DECLARE:  They say someone that has a bad experience is more likely to talk about it than if they experienced something good.  I did not even realize that I was talking about it, but a colleague asked what was wrong.  Next thing I know people that I did not think could even be listening are sharing their advice on the matter.

DIG:  I start researching comparative costs.  I investigated online and do not find a website, a bbb listing or anything else on him so I walked down to his sign where I take a picture of this published prices with my phone.

DECIDE:  Just as I thought I had all the information I was just hoping to get my bag back and then have to find someone new when I thought “Wait, what do I have to lose by telling him exactly how this went down from my perspective?”  So I decided to give it a try.

Part of my job is educating the business and the public on how to spot a scam and what to do if you find yourself caught up in one.  Every day a business owner swears to me that they do not have such a problem.  It is funny to think that someone would have that awkward conversation of how much they do not trust you..  Typically they just tell you they went in another direction when you follow up and make it as if it were about something else.

So I proceeded to have that awkward conversation with Leonard and in the long run we are both better for it.  Naturally he was initially offended, and I think that anticipated reaction might be why most people shy away from such confrontation.  I presented the scenario and even showed him the pictures of his advertisement and evidence as to why I felt misled.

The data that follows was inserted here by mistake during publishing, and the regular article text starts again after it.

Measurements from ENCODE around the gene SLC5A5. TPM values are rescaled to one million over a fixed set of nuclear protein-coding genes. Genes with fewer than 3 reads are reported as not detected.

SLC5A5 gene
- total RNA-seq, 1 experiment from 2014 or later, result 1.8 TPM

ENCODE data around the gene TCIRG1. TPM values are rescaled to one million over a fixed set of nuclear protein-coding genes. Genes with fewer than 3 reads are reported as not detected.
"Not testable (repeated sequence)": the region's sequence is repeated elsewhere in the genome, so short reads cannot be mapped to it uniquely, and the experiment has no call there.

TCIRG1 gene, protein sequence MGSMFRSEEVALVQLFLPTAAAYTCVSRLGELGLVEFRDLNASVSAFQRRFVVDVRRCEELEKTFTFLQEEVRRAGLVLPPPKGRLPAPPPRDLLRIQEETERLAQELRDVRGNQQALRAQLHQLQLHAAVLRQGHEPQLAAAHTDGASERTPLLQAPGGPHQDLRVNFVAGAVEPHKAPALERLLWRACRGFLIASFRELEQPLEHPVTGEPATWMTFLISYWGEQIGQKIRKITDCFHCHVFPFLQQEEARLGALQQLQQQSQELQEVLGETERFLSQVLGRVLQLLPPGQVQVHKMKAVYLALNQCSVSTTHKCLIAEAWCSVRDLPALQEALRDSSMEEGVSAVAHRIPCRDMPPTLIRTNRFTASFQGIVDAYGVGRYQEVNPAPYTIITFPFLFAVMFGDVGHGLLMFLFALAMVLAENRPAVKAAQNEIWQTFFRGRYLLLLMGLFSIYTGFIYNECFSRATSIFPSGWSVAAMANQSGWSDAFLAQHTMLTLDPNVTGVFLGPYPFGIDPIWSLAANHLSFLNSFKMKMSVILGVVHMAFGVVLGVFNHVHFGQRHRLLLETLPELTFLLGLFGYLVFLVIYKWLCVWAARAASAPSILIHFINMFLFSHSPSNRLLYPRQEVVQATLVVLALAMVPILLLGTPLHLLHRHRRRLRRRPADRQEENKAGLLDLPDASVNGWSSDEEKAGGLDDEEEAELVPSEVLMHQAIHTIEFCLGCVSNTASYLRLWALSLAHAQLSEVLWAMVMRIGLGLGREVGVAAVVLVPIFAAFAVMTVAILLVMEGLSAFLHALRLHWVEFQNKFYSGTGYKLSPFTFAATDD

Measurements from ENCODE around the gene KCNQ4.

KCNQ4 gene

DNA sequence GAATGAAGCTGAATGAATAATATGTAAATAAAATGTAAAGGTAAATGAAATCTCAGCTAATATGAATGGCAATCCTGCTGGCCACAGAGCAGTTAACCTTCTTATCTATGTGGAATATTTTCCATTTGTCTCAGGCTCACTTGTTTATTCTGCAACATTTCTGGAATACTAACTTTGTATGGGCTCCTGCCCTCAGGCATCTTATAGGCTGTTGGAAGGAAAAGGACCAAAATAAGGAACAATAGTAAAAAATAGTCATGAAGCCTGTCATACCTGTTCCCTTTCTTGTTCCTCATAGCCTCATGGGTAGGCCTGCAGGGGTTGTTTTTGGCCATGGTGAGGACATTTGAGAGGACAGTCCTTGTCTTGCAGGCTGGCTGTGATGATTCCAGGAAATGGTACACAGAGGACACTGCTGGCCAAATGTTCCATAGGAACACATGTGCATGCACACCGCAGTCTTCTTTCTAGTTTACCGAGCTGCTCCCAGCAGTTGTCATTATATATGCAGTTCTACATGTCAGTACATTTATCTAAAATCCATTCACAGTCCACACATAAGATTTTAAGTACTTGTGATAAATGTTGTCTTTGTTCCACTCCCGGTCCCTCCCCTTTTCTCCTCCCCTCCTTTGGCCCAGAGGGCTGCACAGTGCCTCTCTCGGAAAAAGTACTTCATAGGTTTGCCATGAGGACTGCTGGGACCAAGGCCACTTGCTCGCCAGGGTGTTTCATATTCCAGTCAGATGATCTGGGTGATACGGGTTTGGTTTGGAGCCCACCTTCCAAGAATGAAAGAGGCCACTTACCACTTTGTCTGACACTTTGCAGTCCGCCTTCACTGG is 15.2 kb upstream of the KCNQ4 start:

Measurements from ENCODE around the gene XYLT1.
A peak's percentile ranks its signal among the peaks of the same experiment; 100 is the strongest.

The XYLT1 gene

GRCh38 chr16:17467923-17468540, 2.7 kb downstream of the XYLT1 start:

Leonard explained his side and I had to admit that I might have misunderstood.  When he went into the detail of the process of the repair, cleaning and treating and by the end of it I felt as though I should give him more money.  He also found the advertisement and showed me it was almost 10 years old and he was having the sign updated and until it could be he covered up the parts that were no longer true.

I felt so much better and Leonard says he does too.  He said he stayed up thinking about it and after he explained his side of the story I have so much more respect for the work that he does.  I have a new appreciation for the value and he got some honest feedback that might help him win the trust of clients he may never have known were even needing his services.

A very interesting thing I learned about myself was that even though I like to think of myself as a brave soul who is not afraid to stand up for what is right, I found myself trying to avoid the conflict just like I think many people do.  Also, because one of the things I enjoy most about my job is to helping more and more people do the right thing because after all, if more people lead by example, that many more will follow.

Thank you Leonard for taking care of my shoes, my bag and helping me learn an important lesson in the process.